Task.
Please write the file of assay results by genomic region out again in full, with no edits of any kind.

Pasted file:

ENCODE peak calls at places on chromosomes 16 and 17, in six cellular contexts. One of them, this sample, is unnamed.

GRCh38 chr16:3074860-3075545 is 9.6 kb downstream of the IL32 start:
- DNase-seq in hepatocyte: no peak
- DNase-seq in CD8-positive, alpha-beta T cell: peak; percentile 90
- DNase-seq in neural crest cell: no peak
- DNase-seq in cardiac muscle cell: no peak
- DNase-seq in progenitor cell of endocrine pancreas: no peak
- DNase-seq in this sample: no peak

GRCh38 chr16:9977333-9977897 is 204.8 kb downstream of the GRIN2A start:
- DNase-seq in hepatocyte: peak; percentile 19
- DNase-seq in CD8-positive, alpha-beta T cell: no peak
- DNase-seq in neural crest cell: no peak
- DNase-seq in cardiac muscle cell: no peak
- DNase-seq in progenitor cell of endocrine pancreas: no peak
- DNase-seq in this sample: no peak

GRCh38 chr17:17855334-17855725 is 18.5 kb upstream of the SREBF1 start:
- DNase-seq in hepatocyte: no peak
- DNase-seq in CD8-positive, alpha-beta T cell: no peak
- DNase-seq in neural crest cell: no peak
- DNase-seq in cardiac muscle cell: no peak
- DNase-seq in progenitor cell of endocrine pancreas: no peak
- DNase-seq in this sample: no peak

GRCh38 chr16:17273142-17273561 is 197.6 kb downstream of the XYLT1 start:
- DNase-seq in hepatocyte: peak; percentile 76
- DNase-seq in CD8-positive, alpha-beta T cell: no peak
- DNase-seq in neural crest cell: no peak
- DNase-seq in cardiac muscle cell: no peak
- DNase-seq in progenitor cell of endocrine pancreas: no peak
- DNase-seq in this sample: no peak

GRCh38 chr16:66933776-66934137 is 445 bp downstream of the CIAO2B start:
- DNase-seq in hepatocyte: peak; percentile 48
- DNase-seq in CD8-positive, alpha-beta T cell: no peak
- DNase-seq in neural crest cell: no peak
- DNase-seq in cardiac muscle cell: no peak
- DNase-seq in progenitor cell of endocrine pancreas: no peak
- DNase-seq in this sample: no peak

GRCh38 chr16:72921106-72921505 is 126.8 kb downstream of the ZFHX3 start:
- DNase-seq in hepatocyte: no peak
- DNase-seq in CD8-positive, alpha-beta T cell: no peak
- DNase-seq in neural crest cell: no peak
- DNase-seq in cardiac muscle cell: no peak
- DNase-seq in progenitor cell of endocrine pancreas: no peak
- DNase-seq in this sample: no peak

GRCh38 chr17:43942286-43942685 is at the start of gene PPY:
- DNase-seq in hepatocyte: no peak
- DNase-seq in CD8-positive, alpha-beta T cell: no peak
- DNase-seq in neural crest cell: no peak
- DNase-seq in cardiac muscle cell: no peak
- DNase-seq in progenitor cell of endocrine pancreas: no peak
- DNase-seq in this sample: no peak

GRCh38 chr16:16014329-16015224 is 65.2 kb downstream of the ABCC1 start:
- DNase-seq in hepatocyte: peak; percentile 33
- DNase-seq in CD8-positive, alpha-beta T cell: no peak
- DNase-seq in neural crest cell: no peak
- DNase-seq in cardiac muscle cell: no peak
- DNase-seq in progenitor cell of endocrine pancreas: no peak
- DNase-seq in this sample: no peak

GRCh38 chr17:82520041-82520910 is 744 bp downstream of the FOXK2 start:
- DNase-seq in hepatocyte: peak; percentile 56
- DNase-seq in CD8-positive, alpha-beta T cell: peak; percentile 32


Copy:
ENCODE peak calls at places on chromosomes 16 and 17, in six cellular contexts. One of them, this sample, is unnamed.

GRCh38 chr16:3074860-3075545 is 9.6 kb downstream of the IL32 start:
- DNase-seq in hepatocyte: no peak
- DNase-seq in CD8-positive, alpha-beta T cell: peak; percentile 90
- DNase-seq in neural crest cell: no peak
- DNase-seq in cardiac muscle cell: no peak
- DNase-seq in progenitor cell of endocrine pancreas: no peak
- DNase-seq in this sample: no peak

GRCh38 chr16:9977333-9977897 is 204.8 kb downstream of the GRIN2A start:
- DNase-seq in hepatocyte: peak; percentile 19
- DNase-seq in CD8-positive, alpha-beta T cell: no peak
- DNase-seq in neural crest cell: no peak
- DNase-seq in cardiac muscle cell: no peak
- DNase-seq in progenitor cell of endocrine pancreas: no peak
- DNase-seq in this sample: no peak

GRCh38 chr17:17855334-17855725 is 18.5 kb upstream of the SREBF1 start:
- DNase-seq in hepatocyte: no peak
- DNase-seq in CD8-positive, alpha-beta T cell: no peak
- DNase-seq in neural crest cell: no peak
- DNase-seq in cardiac muscle cell: no peak
- DNase-seq in progenitor cell of endocrine pancreas: no peak
- DNase-seq in this sample: no peak

GRCh38 chr16:17273142-17273561 is 197.6 kb downstream of the XYLT1 start:
- DNase-seq in hepatocyte: peak; percentile 76
- DNase-seq in CD8-positive, alpha-beta T cell: no peak
- DNase-seq in neural crest cell: no peak
- DNase-seq in cardiac muscle cell: no peak
- DNase-seq in progenitor cell of endocrine pancreas: no peak
- DNase-seq in this sample: no peak

GRCh38 chr16:66933776-66934137 is 445 bp downstream of the CIAO2B start:
- DNase-seq in hepatocyte: peak; percentile 48
- DNase-seq in CD8-positive, alpha-beta T cell: no peak
- DNase-seq in neural crest cell: no peak
- DNase-seq in cardiac muscle cell: no peak
- DNase-seq in progenitor cell of endocrine pancreas: no peak
- DNase-seq in this sample: no peak

GRCh38 chr16:72921106-72921505 is 126.8 kb downstream of the ZFHX3 start:
- DNase-seq in hepatocyte: no peak
- DNase-seq in CD8-positive, alpha-beta T cell: no peak
- DNase-seq in neural crest cell: no peak
- DNase-seq in cardiac muscle cell: no peak
- DNase-seq in progenitor cell of endocrine pancreas: no peak
- DNase-seq in this sample: no peak

GRCh38 chr17:43942286-43942685 is at the start of gene PPY:
- DNase-seq in hepatocyte: no peak
- DNase-seq in CD8-positive, alpha-beta T cell: no peak
- DNase-seq in neural crest cell: no peak
- DNase-seq in cardiac muscle cell: no peak
- DNase-seq in progenitor cell of endocrine pancreas: no peak
- DNase-seq in this sample: no peak

GRCh38 chr16:16014329-16015224 is 65.2 kb downstream of the ABCC1 start:
- DNase-seq in hepatocyte: peak; percentile 33
- DNase-seq in CD8-positive, alpha-beta T cell: no peak
- DNase-seq in neural crest cell: no peak
- DNase-seq in cardiac muscle cell: no peak
- DNase-seq in progenitor cell of endocrine pancreas: no peak
- DNase-seq in this sample: no peak

GRCh38 chr17:82520041-82520910 is 744 bp downstream of the FOXK2 start:
- DNase-seq in hepatocyte: peak; percentile 56
- DNase-seq in CD8-positive, alpha-beta T cell: peak; percentile 32